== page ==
Classic Disney storytelling merged with cutting edge filmmaking technology brilliantly
The Jungle Book starring Neel Sethi, Ben Kingsley, Bill Murry, Idris Elba, Lupita Nyong’o, and directed by Jon Favreau. The movie is based off the classic Richard Kipling book and the 1967 Disney animated film. It tells the story of a boy who is raised by wolves, but forced to leave the pack because a fierce tiger is hunting him. The older animated film is a Disney classic and is beloved by many. Remaking it was a gamble, which for me, and it looks like many others it paid off remarkably well.
First let me say I don’t remember every watching the original Jungle Book animated movie. I think I have seen it, but that just could be images from hours of watching the Disney channel growing up. I also have never read the classic book. This is my first complete Jungle Book experience that I can remember. I’m not sure how much the story followed the original version, but I’m going to guess fairly closely. There are shot for shot remakes in this from some of the most iconic scenes from the classic version. Favreau pulls this off with perfection. This feels like a classic Disney animated movie, but with CG and live action. I was glued to the story and beauty on the screen for the entire runtime of the film.
Going in I knew the film was entirely shot on stages in Hollywood. I was looking to try and pick out the CG from the real. I was able to do it at first, because I was focusing on it. After I became engrossed in the story the difference blended away and I was just watching a good movie. The technology used in this movie is simply remarkable. All of the animals look real, and you believe they are talking with Mowgli. This is helped along with all of the fantastic voice talent used for the film. Idris Elba is terrifying as Shere Khan. Ben Kingsley is wise as Bagheera, and Bill Murray, who I was worried about, was perfect as Baloo and adds the right amount of comic relief for the movie. I’m not sure if Bare Necessities was a great song in this movie, but it wasn’t horrible either.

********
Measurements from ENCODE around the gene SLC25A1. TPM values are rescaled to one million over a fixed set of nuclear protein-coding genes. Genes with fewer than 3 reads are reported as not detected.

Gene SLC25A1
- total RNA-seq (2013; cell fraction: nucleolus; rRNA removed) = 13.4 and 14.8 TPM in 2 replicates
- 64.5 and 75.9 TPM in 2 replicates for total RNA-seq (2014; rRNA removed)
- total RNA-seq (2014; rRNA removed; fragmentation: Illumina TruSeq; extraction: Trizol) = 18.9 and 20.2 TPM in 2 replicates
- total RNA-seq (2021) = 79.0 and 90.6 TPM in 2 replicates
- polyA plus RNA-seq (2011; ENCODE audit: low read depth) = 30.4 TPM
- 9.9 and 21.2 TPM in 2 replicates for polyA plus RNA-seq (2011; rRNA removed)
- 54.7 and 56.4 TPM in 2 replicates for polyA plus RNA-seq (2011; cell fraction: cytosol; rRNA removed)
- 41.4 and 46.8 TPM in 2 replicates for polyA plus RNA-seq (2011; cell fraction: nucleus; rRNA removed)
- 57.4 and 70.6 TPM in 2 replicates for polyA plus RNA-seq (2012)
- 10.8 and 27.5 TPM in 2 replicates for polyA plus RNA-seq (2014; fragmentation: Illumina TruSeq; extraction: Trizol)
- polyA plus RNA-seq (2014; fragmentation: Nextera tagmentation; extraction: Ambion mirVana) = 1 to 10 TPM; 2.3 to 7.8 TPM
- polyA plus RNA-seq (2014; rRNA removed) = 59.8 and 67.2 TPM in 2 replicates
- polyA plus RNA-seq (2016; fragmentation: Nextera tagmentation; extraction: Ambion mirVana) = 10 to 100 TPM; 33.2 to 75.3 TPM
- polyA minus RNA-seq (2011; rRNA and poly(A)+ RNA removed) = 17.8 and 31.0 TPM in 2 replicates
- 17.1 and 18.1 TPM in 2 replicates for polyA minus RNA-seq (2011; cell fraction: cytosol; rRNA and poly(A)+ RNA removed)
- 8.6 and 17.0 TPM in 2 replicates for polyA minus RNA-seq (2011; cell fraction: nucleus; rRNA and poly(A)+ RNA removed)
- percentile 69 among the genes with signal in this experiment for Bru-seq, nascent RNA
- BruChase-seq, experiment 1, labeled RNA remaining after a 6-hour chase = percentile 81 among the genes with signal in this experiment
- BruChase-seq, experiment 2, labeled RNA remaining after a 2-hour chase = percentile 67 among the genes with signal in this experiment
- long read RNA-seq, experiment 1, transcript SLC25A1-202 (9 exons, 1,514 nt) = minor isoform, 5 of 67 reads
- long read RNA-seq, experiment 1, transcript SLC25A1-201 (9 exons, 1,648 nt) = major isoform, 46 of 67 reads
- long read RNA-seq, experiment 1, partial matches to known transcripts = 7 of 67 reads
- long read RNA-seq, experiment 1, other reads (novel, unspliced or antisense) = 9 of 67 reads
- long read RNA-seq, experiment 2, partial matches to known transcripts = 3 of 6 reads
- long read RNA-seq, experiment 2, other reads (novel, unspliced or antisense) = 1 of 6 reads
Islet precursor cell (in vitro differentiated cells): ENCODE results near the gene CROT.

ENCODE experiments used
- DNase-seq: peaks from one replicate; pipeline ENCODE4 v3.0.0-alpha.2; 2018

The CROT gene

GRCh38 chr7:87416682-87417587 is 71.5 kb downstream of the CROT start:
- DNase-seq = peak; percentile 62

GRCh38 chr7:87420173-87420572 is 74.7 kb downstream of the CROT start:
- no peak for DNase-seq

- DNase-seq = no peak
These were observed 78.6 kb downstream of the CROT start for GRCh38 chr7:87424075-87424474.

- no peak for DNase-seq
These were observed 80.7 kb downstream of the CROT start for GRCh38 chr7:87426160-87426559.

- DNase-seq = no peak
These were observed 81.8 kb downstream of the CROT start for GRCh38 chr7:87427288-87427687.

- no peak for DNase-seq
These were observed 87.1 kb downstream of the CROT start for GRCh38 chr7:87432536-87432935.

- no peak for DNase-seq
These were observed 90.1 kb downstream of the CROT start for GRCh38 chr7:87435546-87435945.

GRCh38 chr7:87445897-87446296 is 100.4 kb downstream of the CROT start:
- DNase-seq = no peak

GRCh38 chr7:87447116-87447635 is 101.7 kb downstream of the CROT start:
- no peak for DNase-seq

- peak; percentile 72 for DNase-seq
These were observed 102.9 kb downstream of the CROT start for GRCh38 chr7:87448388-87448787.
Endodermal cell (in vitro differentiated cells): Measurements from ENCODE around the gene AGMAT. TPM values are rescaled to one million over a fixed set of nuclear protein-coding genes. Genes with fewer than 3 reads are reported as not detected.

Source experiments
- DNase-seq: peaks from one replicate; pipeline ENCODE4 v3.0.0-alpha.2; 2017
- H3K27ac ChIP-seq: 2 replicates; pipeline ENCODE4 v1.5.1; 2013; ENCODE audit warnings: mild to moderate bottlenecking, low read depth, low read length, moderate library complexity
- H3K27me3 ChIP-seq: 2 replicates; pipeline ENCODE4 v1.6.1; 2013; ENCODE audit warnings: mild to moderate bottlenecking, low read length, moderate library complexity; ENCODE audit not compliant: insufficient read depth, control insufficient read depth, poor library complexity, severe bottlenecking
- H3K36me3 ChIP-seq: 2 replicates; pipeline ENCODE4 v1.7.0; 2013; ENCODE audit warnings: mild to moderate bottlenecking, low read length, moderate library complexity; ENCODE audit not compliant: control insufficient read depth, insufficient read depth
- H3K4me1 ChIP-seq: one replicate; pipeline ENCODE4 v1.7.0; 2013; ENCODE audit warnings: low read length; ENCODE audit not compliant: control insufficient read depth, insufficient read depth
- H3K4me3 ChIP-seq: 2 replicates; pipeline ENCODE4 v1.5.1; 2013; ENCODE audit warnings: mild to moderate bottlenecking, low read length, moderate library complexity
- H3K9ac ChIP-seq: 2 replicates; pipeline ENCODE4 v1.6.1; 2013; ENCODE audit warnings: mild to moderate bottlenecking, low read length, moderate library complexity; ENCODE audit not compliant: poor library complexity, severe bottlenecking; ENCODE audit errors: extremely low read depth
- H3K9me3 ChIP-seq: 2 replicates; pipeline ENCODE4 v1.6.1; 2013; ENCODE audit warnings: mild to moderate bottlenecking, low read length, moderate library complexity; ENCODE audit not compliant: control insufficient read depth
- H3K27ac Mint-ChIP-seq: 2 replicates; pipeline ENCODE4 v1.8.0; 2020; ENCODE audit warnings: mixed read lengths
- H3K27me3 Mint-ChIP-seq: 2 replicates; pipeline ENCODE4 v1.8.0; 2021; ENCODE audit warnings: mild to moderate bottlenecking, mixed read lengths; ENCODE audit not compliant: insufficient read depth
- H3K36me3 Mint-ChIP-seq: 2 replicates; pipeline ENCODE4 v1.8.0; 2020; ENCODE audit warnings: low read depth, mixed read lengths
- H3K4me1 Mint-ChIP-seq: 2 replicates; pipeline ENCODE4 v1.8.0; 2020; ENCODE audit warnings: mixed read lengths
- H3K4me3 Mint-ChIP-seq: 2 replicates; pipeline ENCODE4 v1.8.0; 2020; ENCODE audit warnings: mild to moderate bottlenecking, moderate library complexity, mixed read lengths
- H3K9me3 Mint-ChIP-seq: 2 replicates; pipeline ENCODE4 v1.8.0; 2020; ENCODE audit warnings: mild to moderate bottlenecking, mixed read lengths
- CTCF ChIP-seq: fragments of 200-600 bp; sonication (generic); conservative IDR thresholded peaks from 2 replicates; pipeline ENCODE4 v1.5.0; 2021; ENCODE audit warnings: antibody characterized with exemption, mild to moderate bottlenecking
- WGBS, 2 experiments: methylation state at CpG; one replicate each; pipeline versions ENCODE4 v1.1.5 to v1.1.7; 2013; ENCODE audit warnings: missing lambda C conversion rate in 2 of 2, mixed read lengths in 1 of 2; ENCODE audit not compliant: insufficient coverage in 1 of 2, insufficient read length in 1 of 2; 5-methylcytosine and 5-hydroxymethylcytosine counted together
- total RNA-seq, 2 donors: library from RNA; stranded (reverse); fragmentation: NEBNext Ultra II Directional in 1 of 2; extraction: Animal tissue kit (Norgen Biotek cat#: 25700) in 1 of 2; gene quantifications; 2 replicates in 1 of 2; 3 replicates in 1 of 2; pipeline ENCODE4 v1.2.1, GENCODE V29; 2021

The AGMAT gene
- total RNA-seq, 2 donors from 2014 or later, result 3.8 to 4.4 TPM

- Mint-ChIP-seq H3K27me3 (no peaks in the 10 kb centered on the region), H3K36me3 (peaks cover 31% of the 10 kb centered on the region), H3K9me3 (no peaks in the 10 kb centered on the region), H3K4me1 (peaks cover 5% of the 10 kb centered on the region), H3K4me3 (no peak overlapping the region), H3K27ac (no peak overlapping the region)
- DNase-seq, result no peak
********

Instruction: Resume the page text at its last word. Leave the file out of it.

There isn’t much negatively I can say about the film other than it seemed rushed at points. I think the movie may have needed an extra ten to fifteen minutes to flesh out the story just a bit more. For example there is a part where Bagheera tells Baloo that Mowgli will only listen to him. In the framework of the movie this wasn’t established enough to be believable. It was starting to be established, but more was needed to cement the idea that Mowgli and Baloo were the best of friends. In the long run it is a very small nitpick, and the movie needs to be on the shorter side to keep kids engaged. Some might take issue with Neel Sethi performance, and at times his line delivery wasn’t perfect, but overall for me it was solid. It’s his first performance, and for not having the any actual animals or people to act against, he did a great job.
Maybe younger children can do better with these types of roles. Their imaginations work in such a way that it is easier for them to perform when acting on a green screen than it is for adults. Sethi’s performance could have easily been wooden, stiff, and unbelievable having to act entirely on sound stages and not in an actual jungle, but it wasn’t. His performance coupled with how Favreau shot the film blended the CG and real world almost seamlessly. You can tell if you really look, but the story is told in such a way that you forget to keep looking.
The film has heart in its story and in the effort in took to make. This is both a love letter to classic Disney films, with an eye towards new ways to make movies. This is a movie that must be seen in theaters. See it if you have kids, though I would hold off if your children are under five. Some of the scenes could be frightening for younger kids. Shere Khan would have scared me as a kid. See the movie if you don’t have kids. It will take anyone back to watching Disney films when they were children. Jungle Book is simply a good time at the movies, go see it.
Let me know if you have seen Jungle Book and what you thought of it. If you haven’t seen it will you go to the theater and watch with the positive reviews it’s getting?